After spending three days on fruit juices, the patient may adopt an all-fruit diet for a further four or five days. During this period, he should have three meals a day each meal of fresh juicy fruits. Thereafter, he should adopt a well-balanced diet based on three food groups namely, (i) seed, nuts and grains, (ii) vegetables and (iii) fruits. In case of chronic appendicitis, a short fast should be followed by a full milk diet for two or three weeks. In this regimen, a glass of milk should be taken every two hours from 8 a.m. to 8 p.m. on the first day, a glass every hour and a half the next day and a glass every hour the third day. Then the quantity of milk should be gradually increased so as to take a glass every half an hour, if such a quantity can be tolerated comfortably. After the full milk diet, the patient should gradually embark upon a well- balanced diet, with emphasis on fresh fruits and green leafy vegetables. Certain vegetable juices, especially carrot juice, in combination with the juices of beets and cucumbers, have been found valuable in the treatment of appendicitis. Regular use of tea made from fenugreek seeds has also proved helpful in preventing the appendix from becoming a dumping ground for excess mucous and intestinal waste. The patient of appendicitis should adopt all measures to eradicate constipation., if it is habitual. Much relief can be obtained by the application of hot fomentation and abdominal packs every morning and night. An abdominal massage is also beneficial. Once the waste matter in the calcium has moved into the colon and thence eliminated, the irritation and inflammation in the appendix will subside and surgical removal of the appendix will not be necessary. The surgical operation should be resorted to only in rare cases, when the appendix has become abscessed.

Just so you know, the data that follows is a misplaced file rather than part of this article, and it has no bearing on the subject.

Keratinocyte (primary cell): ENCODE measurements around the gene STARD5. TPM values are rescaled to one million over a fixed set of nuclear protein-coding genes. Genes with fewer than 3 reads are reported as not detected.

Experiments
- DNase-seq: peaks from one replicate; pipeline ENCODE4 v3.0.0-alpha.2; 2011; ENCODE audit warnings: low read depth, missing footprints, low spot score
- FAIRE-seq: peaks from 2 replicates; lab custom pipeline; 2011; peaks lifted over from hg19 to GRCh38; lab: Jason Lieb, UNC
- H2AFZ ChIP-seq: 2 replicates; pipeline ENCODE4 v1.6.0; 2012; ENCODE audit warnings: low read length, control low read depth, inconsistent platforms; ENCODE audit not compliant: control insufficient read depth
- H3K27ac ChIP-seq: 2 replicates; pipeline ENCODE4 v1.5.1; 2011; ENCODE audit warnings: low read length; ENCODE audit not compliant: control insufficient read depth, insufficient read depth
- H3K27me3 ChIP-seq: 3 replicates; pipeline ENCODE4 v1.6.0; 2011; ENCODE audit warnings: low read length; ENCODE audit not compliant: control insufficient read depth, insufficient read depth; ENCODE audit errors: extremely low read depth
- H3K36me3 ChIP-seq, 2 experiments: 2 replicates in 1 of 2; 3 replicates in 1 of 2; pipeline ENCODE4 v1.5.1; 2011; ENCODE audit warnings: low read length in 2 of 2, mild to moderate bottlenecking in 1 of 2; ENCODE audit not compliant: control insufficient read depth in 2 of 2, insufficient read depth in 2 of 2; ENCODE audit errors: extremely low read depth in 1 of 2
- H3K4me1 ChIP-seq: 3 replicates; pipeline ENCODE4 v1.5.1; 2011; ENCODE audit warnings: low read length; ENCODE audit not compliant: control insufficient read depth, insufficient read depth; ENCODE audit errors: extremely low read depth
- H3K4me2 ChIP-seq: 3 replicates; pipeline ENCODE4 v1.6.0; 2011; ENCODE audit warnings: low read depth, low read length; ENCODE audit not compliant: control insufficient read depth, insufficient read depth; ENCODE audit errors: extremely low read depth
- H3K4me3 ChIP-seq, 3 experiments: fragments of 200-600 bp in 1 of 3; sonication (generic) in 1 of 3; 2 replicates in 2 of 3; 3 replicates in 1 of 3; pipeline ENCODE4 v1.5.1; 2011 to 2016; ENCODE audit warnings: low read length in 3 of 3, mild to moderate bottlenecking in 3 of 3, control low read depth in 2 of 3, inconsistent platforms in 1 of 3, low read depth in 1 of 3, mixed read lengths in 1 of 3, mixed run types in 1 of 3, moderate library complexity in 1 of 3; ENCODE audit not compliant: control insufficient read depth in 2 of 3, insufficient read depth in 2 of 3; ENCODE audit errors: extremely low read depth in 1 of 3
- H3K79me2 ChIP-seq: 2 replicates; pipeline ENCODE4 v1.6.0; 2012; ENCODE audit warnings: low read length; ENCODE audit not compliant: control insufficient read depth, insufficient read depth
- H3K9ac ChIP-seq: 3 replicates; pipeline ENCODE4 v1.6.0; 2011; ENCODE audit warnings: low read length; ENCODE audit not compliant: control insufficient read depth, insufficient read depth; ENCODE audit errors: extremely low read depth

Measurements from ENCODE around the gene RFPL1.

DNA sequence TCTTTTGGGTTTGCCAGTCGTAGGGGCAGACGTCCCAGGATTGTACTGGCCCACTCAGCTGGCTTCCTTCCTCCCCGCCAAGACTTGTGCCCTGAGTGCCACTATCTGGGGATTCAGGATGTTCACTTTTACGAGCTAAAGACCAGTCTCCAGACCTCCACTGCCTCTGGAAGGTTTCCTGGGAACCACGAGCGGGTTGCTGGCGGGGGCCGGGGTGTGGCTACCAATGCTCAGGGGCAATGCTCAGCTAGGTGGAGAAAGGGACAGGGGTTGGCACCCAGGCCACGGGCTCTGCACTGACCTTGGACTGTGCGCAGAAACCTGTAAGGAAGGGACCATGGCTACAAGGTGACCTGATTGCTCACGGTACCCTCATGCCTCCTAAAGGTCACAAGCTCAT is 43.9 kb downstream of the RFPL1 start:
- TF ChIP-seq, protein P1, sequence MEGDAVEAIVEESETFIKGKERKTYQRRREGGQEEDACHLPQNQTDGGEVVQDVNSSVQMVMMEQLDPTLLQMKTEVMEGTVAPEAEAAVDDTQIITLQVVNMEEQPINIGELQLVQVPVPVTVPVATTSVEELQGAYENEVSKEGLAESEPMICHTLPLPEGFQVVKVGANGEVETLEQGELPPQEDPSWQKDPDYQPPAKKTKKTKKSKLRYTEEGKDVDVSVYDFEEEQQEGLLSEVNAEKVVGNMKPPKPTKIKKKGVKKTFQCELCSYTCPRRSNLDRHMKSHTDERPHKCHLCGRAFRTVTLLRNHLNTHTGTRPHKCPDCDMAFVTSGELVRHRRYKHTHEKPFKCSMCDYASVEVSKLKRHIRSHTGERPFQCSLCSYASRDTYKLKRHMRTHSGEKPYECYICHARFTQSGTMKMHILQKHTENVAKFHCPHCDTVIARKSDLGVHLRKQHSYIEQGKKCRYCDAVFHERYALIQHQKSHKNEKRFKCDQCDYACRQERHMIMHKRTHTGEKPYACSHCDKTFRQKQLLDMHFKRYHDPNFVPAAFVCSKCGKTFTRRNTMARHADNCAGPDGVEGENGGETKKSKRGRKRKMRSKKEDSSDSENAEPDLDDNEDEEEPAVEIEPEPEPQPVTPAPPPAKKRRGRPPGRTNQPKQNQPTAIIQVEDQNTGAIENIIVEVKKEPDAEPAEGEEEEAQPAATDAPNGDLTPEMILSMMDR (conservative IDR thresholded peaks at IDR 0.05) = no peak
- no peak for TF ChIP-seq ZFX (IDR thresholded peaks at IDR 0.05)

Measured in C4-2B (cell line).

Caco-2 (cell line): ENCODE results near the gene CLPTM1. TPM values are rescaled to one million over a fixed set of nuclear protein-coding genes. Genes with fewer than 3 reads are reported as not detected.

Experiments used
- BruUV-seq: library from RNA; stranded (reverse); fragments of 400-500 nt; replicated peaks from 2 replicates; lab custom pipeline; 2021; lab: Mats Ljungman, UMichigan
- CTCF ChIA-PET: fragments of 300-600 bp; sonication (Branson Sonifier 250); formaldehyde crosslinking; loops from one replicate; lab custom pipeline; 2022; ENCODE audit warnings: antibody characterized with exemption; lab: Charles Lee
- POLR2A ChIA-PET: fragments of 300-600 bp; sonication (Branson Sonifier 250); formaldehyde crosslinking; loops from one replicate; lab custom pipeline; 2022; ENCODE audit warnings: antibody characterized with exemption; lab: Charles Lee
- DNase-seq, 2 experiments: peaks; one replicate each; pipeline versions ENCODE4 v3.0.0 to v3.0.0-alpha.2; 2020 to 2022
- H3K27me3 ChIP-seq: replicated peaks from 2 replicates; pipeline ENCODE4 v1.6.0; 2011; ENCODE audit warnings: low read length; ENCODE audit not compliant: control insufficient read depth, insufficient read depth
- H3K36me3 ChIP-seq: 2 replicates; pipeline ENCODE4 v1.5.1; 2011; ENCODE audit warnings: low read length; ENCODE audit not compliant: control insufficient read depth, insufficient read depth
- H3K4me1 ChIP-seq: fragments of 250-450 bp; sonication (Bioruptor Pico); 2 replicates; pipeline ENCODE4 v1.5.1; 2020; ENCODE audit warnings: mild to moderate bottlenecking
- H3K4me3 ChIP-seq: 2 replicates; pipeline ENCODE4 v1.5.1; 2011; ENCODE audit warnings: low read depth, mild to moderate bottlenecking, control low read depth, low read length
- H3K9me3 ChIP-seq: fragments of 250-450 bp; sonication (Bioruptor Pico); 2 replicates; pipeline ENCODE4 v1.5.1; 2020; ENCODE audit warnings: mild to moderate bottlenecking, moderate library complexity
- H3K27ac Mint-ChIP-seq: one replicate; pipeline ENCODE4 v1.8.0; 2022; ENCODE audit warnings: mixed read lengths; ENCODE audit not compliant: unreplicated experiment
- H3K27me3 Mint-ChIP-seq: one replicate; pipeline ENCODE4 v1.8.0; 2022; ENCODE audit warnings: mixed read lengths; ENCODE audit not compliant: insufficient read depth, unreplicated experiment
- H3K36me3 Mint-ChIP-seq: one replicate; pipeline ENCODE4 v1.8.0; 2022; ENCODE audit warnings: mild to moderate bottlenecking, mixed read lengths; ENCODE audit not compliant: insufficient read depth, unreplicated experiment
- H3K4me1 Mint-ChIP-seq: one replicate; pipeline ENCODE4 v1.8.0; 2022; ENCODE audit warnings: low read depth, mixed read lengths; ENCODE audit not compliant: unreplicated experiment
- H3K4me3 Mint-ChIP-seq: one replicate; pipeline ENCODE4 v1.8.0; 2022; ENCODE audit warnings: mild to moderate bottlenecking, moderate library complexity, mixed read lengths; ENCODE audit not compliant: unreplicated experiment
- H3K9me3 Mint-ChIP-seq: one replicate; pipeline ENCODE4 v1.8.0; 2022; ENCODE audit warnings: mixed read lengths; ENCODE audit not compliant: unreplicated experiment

posted by Ashley @ 1:37 AM